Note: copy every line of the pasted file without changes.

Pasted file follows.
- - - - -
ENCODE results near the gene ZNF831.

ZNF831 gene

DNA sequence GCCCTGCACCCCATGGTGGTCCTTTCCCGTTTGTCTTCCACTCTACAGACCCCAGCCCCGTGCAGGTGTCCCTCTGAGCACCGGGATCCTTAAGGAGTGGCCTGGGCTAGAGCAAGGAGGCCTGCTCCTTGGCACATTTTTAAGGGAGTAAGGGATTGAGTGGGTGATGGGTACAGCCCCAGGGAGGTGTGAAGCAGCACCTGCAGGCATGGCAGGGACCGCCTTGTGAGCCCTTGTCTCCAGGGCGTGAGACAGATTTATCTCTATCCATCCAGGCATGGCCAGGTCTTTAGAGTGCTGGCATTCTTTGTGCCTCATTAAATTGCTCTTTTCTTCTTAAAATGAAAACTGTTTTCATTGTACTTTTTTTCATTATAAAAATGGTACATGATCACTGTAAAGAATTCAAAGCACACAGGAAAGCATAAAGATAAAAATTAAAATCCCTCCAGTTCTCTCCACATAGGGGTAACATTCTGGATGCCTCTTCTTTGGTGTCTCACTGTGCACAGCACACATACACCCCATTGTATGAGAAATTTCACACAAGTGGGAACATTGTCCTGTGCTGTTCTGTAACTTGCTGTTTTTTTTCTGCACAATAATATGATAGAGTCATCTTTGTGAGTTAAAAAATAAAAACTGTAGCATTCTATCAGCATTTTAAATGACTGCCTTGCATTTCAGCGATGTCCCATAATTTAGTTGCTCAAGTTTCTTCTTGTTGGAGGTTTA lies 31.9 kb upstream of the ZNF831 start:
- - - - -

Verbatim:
ENCODE results near the gene ZNF831.

ZNF831 gene

DNA sequence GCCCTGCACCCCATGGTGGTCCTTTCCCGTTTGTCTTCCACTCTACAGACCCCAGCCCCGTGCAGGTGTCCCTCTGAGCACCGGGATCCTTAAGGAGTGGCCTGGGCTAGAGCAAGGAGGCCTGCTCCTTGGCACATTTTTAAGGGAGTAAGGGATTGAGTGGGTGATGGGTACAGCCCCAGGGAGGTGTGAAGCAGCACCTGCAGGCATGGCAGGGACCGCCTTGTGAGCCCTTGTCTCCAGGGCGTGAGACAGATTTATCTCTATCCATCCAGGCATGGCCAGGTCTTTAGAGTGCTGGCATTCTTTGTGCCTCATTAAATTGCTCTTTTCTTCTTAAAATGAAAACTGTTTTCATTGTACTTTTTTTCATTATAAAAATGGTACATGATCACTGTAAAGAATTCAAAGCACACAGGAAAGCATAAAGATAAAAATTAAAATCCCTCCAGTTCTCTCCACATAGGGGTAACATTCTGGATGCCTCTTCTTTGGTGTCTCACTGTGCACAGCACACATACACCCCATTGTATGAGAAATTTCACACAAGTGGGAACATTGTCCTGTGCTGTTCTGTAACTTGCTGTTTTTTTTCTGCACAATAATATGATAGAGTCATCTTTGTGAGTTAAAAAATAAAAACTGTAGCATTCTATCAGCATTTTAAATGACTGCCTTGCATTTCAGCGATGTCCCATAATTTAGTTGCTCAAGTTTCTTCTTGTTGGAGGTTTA lies 31.9 kb upstream of the ZNF831 start: